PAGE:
Honey, I Shrunk The Flash Player

There are two Adobes. One is the company that produces the design tools that give our image-saturated world its glossy look and feel.
Written by Simon Bisson, Contributor and  Mary Branscombe, Contributor

There are two Adobes. One is the company that produces the design tools that give our image-saturated world its glossy look and feel. It’s the Adobe of Photoshop and InDesign, of Premiere and LightRoom. It’s really very like Apple, with its gleaming San Jose tower blocks and deep code of secrecy.

Then there’s the other Adobe, the Adobe that used to be Macromedia. It’s kind of grubby, like the engineer deep in the bowels of the shiny modern yacht. It’s where JavaScript is being turned into a tool that can run clouds, and where Flash isn’t about the skip intro any more – it’s much more the White House’s AIR-based employee directory than animated adverts.

That was the Adobe that was on show in Los Angeles last week, the Adobe that delights in talking about directions in ColdFusion’s nested transaction model or in pioneering delivering enterprise application frameworks on Amazon’s EC2.

We all know the big news from MAX now. Not the cross-compiler that will deliver Flash applications to the iPhone (though that was pretty cool, and a shot in the arm for the LLVM open source compiler project that powers Adobe’s Flash translation engines). The really important announcement was the change in how the Flash player is being developed.

In the past Flash was a desktop tool first and foremost. That’s why the mobile version, Flash Lite, always lagged behind, as it was desktop Flash with bits removed. Taking things out of a complex run time engine is never easy, and certainly never quick, so while desktop Flash marched on to Flash 10, the mobile version languished as a dialect of Flash 8 – more than two years behind, and a drag for designers and developers who wanted to bring the modern web to the mobile phone.

With Flash 10.1 coming for (almost) all smartphones as well as desktops and netbooks, there had to be a big change. As Adobe CTO Kevin Lynch describes it, “We had a separate mobile client engineering team and a personal computer engineering team. So we put those together a year and a half ago now, and we now have an integrated team, all on one floor in the Bay Area”.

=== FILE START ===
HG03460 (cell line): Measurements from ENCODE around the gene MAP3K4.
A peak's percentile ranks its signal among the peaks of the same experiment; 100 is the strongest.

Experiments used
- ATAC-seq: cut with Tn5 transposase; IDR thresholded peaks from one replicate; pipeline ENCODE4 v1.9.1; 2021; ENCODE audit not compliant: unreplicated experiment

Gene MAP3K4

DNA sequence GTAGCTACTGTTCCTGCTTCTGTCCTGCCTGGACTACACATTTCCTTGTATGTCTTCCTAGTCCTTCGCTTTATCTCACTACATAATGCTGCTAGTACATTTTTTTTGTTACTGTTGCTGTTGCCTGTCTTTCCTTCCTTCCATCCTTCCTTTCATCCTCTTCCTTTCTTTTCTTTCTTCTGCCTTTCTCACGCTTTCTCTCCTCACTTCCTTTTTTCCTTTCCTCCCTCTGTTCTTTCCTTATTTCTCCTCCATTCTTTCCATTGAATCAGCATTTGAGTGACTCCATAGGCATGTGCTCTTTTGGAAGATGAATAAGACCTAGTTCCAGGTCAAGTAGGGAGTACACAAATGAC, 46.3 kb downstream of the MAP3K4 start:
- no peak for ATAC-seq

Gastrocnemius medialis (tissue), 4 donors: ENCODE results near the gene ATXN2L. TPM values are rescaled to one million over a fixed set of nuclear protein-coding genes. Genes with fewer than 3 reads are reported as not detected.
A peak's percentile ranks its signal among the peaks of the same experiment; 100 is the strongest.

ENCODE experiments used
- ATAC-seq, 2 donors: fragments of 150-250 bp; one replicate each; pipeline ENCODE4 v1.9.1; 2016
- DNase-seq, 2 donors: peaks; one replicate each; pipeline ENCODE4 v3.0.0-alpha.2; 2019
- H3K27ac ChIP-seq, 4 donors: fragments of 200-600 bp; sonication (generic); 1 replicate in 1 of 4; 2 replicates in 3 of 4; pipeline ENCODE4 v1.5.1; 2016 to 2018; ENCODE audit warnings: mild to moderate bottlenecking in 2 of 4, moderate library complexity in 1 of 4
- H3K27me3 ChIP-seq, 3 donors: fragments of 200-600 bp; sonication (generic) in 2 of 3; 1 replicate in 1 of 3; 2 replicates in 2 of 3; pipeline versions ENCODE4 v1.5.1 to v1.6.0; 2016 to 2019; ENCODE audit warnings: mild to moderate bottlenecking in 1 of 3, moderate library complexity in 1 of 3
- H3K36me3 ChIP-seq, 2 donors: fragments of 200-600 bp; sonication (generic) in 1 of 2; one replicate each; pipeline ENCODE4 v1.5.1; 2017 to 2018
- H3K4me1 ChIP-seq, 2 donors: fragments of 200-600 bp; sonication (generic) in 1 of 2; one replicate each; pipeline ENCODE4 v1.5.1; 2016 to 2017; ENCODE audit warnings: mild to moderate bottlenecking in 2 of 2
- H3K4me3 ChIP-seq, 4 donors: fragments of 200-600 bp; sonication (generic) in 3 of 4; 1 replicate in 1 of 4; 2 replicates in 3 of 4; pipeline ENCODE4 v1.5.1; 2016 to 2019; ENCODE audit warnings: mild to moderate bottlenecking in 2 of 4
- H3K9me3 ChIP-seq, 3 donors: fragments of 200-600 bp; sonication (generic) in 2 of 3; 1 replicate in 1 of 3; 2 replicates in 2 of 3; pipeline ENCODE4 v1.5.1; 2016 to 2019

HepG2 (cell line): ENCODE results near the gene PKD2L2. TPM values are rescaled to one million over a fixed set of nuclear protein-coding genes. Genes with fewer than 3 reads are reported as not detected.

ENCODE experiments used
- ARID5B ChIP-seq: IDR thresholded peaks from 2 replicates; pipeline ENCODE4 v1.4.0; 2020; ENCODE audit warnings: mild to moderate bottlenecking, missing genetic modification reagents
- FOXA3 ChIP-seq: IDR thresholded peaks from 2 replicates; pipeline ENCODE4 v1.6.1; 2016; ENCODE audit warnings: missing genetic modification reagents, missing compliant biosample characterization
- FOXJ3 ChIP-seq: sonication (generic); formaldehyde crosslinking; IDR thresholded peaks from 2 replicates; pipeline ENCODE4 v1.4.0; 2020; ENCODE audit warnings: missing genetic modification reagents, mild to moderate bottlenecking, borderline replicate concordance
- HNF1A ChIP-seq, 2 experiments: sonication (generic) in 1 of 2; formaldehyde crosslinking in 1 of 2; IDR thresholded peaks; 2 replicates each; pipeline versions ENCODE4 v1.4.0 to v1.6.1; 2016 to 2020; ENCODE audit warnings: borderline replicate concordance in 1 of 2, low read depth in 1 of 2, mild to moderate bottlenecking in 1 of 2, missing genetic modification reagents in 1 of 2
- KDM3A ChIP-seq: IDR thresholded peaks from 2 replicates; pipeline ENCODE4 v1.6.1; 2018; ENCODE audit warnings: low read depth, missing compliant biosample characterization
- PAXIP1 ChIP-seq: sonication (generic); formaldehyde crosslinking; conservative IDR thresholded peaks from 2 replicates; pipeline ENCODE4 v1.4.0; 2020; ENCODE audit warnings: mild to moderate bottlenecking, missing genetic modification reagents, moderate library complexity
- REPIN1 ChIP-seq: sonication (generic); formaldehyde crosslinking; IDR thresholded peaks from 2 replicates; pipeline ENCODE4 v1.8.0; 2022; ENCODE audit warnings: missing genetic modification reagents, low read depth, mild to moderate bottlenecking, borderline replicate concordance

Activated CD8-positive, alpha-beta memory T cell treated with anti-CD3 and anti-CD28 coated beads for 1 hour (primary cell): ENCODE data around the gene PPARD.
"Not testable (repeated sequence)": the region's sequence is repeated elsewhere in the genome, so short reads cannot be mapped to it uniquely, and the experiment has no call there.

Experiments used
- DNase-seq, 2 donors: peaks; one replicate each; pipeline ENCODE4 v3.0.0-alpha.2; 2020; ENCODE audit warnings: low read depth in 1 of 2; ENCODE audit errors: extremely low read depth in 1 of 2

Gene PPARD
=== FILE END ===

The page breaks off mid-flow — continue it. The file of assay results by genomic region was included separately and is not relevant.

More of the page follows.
That means there’s one integrated code base with a mobile-first development model, which has led to some interesting side effects – much of what has been developed for mobile is now coming for free on PCs, like multitouch support and improved memory management. The core code is optimised for performance, with other smaller teams then porting it to specific platforms.

There will always be issues – as devices often have specific APIs for their hardware. Even so, Adobe’s new found openness is helping here, through the Open Screen Project, where companies like Nokia and ARM are now enthusiastic co-developers. The result is a set of common interfaces for hardware like accelerometers and multi-touch sensors. With AIR for smartphones a year or so away (and a mobile version of the Flex framework due before then) there’ll soon be even more hardware support.

Adobe is working on delivering on its new multi-screen promise, and thinking hard about what goes on each screen, from mobile to desktop to TV. A strong core platform means that it’s easy to fit a Flash Player into the small amount of memory in a TV, as well as on a whole spectrum of devices. There’s a lot of optimisation still to be done in Flash 10.1, with CPU and memory being the main constraints.

You won’t see Flash on older ARM platforms like ARM 9 (which will still run Flash Lite) – instead it’ll be limited to more capable hardware like the ARM 11 and later.


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